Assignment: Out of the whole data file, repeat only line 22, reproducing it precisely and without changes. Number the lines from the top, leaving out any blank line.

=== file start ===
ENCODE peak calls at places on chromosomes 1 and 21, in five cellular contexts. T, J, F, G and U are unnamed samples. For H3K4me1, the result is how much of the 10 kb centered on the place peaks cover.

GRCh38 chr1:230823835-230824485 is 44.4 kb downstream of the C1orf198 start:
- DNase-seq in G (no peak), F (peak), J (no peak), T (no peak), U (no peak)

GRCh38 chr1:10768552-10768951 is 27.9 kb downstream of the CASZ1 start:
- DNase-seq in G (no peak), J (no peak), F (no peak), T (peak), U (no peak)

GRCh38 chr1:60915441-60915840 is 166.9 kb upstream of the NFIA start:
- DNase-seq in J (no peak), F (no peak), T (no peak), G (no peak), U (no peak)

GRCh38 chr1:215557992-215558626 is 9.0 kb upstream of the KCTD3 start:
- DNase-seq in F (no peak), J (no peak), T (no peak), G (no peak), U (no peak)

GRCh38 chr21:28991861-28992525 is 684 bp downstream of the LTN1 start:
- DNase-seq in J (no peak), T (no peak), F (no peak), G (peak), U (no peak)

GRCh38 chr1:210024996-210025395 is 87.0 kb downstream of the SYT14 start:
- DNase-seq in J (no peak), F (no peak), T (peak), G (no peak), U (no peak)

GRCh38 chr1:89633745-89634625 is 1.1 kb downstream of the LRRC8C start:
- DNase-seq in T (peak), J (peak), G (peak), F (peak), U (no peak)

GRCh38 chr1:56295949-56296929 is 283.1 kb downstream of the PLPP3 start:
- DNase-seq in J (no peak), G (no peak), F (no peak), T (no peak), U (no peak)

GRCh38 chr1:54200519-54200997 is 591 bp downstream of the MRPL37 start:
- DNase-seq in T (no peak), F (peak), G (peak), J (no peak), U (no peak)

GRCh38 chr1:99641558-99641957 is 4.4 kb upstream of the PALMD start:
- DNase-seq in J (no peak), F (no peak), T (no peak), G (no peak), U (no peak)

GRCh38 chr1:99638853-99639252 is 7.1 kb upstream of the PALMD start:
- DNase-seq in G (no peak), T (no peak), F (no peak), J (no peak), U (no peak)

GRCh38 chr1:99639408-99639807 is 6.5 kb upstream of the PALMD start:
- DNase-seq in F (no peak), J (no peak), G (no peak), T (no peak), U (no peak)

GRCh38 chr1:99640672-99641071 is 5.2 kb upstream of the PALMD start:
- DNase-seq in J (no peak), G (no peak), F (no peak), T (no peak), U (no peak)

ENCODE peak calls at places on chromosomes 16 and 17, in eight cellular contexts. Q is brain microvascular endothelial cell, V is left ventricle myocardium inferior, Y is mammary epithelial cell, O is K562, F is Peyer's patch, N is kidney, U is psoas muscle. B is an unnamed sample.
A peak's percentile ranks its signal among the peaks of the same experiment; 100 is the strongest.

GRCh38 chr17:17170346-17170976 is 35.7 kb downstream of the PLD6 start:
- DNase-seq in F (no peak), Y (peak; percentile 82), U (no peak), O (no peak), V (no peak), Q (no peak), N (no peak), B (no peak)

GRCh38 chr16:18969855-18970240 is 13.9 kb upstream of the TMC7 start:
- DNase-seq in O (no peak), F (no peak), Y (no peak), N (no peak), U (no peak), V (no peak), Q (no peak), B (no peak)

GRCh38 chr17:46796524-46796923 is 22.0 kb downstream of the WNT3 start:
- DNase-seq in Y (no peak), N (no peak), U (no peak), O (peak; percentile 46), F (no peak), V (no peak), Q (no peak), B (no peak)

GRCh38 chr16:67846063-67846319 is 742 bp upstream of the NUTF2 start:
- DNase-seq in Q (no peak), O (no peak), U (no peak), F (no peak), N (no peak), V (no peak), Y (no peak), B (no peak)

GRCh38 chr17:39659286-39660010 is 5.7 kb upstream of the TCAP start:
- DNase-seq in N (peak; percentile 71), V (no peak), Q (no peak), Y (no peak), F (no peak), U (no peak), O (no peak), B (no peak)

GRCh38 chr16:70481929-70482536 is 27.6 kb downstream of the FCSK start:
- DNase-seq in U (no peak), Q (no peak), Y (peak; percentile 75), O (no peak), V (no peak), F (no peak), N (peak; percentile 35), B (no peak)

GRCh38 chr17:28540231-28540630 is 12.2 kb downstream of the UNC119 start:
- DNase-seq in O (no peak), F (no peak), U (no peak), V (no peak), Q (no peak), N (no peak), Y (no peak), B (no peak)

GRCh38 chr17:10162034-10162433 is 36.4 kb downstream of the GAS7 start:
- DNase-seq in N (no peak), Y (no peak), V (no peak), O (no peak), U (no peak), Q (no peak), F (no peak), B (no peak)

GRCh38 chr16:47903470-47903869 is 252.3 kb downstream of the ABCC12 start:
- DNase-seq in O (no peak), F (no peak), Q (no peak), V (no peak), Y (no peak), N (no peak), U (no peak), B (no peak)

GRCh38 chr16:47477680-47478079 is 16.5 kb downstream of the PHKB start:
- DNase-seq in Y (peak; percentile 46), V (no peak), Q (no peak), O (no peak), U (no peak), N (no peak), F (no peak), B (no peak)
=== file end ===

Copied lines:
GRCh38 chr1:99638853-99639252 is 7.1 kb upstream of the PALMD start: